Yang Liwei, who in 2003 became China's first astronaut and is now in charge of new recruits for the space programme, said the search for the first woman in space was under way, the China Daily said.
"I believe Chinese women will soon be seen in space," said Yang during a webchat, the paper reported.
Sui Guosheng, an officer in charge of recruitment with the Chinese Air Force, said the female "taikonaut," China's word for astronauts, was expected to blast off in 2012.
The potential female astronauts would be recruited from among 16 female fighter pilots who graduated in April, Sui told the Nanfang Weekly, according to the China Daily report.
The pilots, who were chosen from 150,000 high school graduates, were the first batch of Chinese women qualified to fly fighter jets, the report said.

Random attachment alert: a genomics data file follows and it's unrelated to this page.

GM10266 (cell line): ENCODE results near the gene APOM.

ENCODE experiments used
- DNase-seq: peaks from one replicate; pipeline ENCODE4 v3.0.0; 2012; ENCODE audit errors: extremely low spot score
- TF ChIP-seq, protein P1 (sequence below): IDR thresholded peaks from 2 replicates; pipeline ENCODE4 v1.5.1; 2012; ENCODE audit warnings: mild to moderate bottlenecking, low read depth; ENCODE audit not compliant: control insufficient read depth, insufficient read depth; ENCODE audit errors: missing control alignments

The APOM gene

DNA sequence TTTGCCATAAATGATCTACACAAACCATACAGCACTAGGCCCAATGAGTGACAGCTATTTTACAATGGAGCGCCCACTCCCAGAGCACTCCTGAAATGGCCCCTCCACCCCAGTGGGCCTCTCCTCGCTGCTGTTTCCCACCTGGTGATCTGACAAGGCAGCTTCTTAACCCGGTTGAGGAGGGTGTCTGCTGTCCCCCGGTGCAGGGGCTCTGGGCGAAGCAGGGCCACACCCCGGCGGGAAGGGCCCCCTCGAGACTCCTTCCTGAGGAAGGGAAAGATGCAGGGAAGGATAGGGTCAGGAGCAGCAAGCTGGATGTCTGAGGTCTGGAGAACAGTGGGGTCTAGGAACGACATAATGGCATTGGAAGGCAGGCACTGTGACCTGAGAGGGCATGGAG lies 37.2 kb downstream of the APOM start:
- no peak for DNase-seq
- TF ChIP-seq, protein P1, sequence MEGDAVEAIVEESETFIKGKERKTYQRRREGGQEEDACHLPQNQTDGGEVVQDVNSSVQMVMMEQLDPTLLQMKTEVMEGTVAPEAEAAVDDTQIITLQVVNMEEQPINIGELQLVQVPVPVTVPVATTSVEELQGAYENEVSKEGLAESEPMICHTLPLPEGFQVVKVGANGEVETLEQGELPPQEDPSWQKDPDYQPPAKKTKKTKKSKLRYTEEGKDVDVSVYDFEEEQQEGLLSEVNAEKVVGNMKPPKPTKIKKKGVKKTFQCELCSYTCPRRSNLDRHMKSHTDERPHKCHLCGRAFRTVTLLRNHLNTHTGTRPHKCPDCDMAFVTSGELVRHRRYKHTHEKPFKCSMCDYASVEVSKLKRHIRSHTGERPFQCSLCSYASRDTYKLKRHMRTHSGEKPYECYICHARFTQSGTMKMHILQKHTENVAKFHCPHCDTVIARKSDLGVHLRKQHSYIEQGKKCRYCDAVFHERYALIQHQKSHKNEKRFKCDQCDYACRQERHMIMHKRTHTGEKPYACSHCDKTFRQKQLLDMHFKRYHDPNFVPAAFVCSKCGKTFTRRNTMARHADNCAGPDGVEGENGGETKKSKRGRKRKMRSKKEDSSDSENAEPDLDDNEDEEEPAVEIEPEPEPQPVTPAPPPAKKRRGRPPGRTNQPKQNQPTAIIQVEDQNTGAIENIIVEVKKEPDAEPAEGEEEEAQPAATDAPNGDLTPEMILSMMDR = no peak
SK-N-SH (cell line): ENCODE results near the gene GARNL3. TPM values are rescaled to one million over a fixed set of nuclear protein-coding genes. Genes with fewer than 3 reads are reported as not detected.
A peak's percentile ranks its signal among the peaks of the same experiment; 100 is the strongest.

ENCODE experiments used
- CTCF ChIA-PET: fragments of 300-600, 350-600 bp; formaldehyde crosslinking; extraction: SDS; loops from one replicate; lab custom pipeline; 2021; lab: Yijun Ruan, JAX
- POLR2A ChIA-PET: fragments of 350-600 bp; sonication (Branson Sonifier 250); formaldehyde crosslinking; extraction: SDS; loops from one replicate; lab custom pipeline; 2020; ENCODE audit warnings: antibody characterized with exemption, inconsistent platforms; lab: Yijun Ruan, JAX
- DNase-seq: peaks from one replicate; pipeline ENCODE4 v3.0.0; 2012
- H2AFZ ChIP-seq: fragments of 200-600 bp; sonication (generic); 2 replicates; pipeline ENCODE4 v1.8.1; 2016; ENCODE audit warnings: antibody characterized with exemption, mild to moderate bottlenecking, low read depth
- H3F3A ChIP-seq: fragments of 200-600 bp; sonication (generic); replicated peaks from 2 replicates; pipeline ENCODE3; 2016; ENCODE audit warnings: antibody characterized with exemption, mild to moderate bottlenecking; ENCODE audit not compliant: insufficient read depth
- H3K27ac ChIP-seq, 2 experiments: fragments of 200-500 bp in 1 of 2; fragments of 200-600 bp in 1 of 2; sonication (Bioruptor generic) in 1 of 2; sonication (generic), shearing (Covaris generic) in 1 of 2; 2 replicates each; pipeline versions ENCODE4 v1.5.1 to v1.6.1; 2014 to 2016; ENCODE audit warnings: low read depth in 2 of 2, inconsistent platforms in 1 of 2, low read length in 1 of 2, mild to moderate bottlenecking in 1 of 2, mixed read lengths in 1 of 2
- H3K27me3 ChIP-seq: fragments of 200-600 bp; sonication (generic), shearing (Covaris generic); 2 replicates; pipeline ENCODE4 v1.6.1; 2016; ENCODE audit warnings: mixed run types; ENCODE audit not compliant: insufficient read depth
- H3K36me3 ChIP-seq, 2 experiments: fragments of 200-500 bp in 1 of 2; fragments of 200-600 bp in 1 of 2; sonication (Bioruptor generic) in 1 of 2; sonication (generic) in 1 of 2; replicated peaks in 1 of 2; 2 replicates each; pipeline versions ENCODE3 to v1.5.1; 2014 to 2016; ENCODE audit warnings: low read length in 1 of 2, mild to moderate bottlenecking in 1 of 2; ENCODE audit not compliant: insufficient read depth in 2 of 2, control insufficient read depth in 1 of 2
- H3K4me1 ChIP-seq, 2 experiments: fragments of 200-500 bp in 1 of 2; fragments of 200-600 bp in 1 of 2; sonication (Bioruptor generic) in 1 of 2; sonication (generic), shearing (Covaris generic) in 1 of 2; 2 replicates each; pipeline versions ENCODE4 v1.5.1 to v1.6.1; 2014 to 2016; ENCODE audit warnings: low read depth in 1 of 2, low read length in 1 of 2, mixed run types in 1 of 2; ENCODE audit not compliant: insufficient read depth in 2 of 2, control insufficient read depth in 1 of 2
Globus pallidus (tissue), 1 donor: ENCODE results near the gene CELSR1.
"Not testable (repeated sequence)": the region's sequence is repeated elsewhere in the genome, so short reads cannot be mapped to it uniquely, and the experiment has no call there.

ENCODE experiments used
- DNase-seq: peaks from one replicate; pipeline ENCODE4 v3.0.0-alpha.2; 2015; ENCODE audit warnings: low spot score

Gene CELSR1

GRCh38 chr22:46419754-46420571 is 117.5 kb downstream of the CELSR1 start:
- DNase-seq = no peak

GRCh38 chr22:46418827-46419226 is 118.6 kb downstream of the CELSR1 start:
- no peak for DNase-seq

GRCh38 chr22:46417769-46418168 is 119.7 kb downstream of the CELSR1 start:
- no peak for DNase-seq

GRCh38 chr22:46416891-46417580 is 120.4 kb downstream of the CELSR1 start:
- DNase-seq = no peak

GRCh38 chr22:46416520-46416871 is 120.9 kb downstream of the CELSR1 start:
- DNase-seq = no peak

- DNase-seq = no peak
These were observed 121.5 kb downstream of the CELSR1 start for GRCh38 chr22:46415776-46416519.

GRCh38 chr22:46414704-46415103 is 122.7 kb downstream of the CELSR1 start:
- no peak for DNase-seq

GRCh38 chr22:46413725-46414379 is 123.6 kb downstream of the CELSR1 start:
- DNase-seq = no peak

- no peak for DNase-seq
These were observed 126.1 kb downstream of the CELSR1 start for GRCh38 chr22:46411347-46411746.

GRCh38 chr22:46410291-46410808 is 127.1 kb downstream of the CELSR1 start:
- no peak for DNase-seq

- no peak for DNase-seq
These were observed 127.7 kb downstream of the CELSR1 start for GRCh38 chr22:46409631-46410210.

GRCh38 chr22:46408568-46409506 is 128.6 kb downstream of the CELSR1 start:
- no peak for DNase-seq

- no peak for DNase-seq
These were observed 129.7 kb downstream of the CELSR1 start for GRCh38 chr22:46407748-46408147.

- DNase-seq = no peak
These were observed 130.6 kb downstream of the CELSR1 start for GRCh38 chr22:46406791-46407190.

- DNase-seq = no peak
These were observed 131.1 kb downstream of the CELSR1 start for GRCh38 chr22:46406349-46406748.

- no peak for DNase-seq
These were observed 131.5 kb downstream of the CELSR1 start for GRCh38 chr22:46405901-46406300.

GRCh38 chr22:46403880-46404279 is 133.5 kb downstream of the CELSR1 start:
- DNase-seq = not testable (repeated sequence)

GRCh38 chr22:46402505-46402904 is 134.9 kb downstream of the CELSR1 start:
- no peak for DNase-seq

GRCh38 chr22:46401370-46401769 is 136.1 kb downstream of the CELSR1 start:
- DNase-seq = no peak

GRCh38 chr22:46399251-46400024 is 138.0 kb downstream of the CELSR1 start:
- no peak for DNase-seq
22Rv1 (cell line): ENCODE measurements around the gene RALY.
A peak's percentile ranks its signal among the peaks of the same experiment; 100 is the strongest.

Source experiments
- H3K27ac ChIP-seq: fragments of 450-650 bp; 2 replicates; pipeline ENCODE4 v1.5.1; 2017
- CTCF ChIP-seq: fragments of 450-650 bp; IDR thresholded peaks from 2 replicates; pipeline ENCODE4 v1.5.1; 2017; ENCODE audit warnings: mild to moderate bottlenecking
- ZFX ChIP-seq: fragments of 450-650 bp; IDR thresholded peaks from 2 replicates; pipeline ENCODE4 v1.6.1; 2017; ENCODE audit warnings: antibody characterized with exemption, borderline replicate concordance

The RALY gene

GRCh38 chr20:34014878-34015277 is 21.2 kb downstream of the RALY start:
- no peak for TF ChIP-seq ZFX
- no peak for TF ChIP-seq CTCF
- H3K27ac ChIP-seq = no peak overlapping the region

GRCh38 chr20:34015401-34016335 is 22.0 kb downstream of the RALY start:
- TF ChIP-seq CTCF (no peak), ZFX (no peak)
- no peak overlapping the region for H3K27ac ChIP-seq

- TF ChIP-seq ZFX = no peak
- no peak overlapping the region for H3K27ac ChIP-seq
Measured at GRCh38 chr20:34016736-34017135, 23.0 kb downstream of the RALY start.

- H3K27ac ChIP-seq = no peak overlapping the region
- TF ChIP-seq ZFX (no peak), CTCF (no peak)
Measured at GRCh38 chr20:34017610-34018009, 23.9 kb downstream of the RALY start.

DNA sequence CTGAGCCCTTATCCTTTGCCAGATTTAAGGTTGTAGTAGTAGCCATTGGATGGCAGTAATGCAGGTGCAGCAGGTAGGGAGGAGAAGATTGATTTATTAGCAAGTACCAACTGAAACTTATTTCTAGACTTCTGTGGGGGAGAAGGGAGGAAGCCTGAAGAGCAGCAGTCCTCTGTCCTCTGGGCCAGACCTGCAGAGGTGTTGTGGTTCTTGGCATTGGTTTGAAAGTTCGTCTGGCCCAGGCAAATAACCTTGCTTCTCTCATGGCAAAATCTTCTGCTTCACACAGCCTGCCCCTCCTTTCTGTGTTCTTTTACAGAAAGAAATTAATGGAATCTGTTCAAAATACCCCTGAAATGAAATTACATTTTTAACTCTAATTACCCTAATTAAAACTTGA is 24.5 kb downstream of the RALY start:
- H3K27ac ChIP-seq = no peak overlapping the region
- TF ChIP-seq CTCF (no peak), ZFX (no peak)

China became the third nation to put a man in space when Yang piloted the one-man Shenzhou-5 space mission in 2003, part of the country's rising space ambitions.
The Chang'e-1 probe was launched in 2007 and is the first stage of China's lunar programme, which includes landing an unmanned rover on the surface by 2012 and a manned mission by around 2020.
The world's first female astronaut was the Soviet Union's Valentina Tereshkova, who stayed in space for three days in 1963.